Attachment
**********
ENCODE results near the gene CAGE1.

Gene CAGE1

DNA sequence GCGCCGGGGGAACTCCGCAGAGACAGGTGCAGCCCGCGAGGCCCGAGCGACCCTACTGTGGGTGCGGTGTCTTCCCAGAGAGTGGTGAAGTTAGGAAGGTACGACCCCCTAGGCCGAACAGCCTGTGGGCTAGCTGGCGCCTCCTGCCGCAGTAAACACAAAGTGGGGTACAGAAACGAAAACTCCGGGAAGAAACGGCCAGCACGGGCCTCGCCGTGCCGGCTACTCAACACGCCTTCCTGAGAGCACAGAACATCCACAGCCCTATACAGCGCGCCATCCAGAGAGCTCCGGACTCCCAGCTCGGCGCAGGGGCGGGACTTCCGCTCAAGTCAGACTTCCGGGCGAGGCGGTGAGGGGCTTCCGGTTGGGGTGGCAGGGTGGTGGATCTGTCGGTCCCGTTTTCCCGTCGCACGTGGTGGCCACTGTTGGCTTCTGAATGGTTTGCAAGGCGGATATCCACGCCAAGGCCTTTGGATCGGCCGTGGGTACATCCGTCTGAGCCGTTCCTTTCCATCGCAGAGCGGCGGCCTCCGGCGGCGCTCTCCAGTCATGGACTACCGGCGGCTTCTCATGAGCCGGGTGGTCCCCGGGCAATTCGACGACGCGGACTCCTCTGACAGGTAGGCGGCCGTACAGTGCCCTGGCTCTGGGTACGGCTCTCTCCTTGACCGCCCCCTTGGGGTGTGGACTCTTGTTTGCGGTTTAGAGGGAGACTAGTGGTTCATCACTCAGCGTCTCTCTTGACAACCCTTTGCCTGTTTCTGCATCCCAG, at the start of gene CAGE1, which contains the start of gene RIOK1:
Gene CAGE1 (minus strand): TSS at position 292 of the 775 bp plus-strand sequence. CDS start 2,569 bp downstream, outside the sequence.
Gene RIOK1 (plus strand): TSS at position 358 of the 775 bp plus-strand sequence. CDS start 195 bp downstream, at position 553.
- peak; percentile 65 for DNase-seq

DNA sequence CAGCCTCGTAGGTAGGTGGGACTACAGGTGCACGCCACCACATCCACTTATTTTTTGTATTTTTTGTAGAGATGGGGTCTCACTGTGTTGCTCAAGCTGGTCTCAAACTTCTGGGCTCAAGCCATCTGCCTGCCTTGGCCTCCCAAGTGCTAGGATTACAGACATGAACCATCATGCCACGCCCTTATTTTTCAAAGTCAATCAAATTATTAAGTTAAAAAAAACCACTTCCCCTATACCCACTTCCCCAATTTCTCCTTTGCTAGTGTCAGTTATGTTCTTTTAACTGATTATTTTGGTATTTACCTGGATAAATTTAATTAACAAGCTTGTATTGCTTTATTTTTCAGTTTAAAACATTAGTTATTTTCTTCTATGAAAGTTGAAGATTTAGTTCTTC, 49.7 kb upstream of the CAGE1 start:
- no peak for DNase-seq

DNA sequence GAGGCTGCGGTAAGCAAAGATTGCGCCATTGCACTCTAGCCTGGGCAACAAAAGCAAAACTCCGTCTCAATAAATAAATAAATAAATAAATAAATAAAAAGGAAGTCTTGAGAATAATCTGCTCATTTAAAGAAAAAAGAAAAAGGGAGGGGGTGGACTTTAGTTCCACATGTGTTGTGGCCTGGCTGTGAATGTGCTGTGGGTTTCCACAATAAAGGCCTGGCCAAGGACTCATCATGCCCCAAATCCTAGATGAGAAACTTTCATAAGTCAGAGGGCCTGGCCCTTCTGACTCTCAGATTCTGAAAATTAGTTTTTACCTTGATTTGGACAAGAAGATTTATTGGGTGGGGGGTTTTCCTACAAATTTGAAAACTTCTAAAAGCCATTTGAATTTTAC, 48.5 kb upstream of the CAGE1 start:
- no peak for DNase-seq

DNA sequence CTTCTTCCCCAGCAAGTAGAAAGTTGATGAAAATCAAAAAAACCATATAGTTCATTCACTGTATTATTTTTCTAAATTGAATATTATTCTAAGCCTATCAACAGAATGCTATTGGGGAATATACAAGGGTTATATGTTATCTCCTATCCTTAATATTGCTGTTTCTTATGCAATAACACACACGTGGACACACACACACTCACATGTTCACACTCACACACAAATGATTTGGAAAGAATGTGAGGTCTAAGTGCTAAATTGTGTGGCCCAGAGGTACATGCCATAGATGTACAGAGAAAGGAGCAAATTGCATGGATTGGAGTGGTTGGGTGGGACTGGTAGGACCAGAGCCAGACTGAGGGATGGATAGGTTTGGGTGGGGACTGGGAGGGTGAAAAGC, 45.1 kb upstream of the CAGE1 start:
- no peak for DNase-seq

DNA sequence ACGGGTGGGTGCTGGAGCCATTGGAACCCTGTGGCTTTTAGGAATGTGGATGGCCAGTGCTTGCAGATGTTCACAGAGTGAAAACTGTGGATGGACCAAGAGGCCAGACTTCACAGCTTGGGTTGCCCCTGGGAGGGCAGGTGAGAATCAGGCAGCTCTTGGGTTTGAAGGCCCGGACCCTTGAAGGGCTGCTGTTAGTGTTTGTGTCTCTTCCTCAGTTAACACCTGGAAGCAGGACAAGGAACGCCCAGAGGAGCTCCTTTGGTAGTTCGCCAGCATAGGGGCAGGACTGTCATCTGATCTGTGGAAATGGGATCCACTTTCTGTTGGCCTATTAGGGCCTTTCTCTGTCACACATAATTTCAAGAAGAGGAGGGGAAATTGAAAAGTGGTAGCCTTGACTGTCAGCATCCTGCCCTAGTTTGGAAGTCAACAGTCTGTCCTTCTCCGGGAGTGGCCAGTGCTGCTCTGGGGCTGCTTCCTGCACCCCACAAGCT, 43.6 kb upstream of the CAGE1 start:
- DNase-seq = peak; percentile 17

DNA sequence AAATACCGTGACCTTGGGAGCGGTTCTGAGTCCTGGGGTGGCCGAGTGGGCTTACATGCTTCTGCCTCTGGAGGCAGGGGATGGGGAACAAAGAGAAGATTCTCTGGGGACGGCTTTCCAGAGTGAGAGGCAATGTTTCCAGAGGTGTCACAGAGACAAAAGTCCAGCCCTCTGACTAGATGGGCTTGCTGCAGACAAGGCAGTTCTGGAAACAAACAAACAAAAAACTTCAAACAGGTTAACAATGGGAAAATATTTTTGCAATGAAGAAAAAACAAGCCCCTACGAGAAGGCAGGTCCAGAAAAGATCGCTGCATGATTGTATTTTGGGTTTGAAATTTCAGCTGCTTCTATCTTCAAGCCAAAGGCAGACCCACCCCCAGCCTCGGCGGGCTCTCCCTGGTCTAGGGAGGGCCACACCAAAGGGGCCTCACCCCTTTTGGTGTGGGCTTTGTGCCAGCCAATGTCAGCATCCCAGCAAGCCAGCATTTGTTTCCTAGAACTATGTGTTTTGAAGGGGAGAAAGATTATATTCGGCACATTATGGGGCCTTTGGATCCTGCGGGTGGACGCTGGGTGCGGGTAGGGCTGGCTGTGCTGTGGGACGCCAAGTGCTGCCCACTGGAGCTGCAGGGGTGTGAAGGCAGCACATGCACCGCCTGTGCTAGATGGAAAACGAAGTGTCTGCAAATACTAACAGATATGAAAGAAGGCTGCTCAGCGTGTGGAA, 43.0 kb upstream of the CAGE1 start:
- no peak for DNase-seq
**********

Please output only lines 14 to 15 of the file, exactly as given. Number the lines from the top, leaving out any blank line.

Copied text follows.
- DNase-seq = peak; percentile 17

DNA sequence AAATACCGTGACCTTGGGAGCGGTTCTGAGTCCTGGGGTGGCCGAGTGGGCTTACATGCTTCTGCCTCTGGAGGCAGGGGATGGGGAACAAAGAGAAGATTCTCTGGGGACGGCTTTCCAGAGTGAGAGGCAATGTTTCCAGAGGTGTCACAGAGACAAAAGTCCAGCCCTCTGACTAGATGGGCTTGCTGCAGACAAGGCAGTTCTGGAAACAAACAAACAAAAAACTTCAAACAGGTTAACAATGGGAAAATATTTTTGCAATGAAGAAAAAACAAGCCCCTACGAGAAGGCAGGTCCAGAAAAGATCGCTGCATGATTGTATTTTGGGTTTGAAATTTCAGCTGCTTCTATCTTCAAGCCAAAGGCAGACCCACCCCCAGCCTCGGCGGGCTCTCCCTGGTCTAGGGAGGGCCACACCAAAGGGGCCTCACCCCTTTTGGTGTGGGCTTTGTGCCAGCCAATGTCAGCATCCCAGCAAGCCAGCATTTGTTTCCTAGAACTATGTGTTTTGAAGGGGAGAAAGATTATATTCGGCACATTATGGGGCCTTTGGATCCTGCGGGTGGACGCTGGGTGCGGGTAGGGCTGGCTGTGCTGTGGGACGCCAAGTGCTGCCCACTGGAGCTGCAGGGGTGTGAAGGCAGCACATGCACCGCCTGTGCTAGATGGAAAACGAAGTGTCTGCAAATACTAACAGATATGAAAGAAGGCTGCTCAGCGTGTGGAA, 43.0 kb upstream of the CAGE1 start: